03.14.21

EPO and Microsoft Collude to Break the Law — Part VI: A Not-so-safe Harbour

Posted in Europe, Law, Microsoft, Patents at 12:28 pm by Dr. Roy Schestowitz

Previous parts:

Safe Harbour
Thanks to the efforts of Max Schrems, the Safe Harbour Agreement was invalidated in October 2015

Summary: Examining the so-called ‘Safe Harbour’ Agreement, which was neither safe nor a harbour

To ensure that the personal data of European citizens was protected in a manner complaint with EU data protection regulations after it had been transferred to the USA, deals such as the Safe Harbour Agreement and the EU-US Privacy Shield were drafted and implemented to address the shortcomings of nationwide data protection in the USA.

As it turned out, these agreements did not last very long. The Court of Justice of the EU (CJEU) overturned them both because in practice they did not live up to the agreed data protection standards.

These CJEU rulings were a slap in the face for the politicians in the European Parliament who had rubber-stamped the agreements despite warnings from data protection advocates.

The CJEU judgements also gave a clear indication that future agreements of this kind must deliver genuine data protection if they are to be upheld.

“On top of this, there is also the concern and suspicion that commercially lucrative data from the EU can (and will) be tapped on the American side.”This effectively creates an impasse because US providers are subject to American legislation such as the PATRIOT Act, the USA FREEDOM Act, and the CLOUD Act, which are designed to ensure that US authorities and intelligence agencies have access to personal data of EU citizens.

On top of this, there is also the concern and suspicion that commercially lucrative data from the EU can (and will) be tapped on the American side.

However, in July 2000, in the context of an examination of the adequacy of the protection of personal data transferred to other countries, the European Commission took the position that the “Safe Harbour” principles developed by the US were in compliance with Article 25 of the EU Data Protection Directive 95/56/EC and would provide “adequate protection” for the transfer of personal information from the EU to the US.

The European Commission thus gave approval for transfers of personal data to the US by means of executive decision no. 2000/520/EC, the so-called “Safe Harbour decision”.

However, in 2013 this decision was called into question by the Snowden revelations.

The game was over on 6 October 2015 when the CJEU delivered its judgment in the case of Maximillian Schrems v Data Protection Commissioner.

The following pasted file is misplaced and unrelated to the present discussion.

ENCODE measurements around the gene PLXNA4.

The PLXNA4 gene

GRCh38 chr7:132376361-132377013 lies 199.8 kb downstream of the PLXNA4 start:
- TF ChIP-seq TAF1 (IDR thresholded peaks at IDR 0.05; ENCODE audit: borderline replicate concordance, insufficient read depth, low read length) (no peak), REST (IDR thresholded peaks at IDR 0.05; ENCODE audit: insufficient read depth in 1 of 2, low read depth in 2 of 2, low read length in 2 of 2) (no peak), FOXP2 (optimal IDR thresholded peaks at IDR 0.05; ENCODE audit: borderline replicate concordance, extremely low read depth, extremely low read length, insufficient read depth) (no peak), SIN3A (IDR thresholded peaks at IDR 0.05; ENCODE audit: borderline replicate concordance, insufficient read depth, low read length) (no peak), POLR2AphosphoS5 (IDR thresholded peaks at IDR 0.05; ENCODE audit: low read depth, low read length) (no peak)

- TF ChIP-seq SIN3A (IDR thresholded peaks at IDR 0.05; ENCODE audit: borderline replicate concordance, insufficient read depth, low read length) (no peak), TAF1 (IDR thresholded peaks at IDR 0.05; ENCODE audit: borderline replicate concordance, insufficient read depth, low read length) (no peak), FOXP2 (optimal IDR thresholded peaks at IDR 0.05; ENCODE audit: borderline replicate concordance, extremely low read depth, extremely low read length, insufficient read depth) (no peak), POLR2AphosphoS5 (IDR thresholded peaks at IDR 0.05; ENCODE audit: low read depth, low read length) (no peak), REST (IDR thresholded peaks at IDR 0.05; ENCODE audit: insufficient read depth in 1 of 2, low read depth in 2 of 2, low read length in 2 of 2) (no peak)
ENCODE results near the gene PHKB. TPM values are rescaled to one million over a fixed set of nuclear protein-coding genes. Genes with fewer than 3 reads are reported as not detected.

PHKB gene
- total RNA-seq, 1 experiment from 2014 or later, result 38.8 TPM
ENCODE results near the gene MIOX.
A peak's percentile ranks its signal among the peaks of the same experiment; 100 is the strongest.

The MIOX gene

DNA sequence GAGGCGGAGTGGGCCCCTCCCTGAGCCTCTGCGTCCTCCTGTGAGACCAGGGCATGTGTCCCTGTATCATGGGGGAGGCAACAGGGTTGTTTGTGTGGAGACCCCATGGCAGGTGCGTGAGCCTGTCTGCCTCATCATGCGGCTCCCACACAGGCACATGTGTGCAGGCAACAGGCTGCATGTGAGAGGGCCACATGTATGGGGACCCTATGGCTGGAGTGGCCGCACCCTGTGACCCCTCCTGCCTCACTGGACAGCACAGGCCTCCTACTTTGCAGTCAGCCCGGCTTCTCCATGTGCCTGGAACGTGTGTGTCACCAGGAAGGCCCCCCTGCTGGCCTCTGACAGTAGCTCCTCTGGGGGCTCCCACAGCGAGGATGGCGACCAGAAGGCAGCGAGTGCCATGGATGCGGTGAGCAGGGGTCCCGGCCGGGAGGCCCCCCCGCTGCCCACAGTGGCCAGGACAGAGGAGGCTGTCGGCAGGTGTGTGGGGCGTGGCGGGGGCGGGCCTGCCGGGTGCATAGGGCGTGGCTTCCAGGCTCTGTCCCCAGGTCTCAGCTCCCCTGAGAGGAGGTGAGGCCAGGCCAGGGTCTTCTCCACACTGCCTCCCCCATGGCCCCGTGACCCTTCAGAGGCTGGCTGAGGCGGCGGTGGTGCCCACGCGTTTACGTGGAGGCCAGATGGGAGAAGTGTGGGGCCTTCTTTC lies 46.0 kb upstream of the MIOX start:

“…in 2013 this decision was called into question by the Snowden revelations.”In this judgment the Court invalidated the European Commission’s Safe Harbour Decision, because “legislation permitting the public authorities to have access on a generalised basis to the content of electronic communications must be regarded as compromising the essence of the fundamental right to respect for private life”.

Maximillian Schrems
Max Schrems in front of the office of the Irish Data Protection Commissioner in Dublin

This landmark judgment of the CJEU in data protection matters which is colloquially known as “Schrems I” was largely due to the efforts of one individual, the Austrian activist and author Maximilian “Max” Schrems who had initiated a legal action in his capacity as a Facebook user claiming that his Facebook data were insufficiently protected.

In essence Schrems argued that the Safe Harbor system would violate his fundamental right to privacy, data protection and the right to a fair trial under the Charter of Fundamental Rights of the European Union.

The striking down of the Safe Harbour Decision by the CJEU resulted in further talks between the EU Commission and the Obama Administration aimed at establishing “a renewed and sound framework for transatlantic data flows”.

The outcome of these talks was a revised framework for regulating transatlantic exchanges of personal data which became known as the EU-US Privacy Shield.

“…the Privacy Shield turned out to be rather porous and it was also struck down by the CJEU in July 2020 in the context of a further legal challenge mounted by Max Schrems.”The European Commission approved the Privacy Shield on 12 July 2016 and it entered into effect the same day.

However as we shall see in the next part, the Privacy Shield turned out to be rather porous and it was also struck down by the CJEU in July 2020 in the context of a further legal challenge mounted by Max Schrems.

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This post is also available in Gemini over at:

gemini://gemini.techrights.org/2021/03/14/epoleaks-report-march-2021-part-6/

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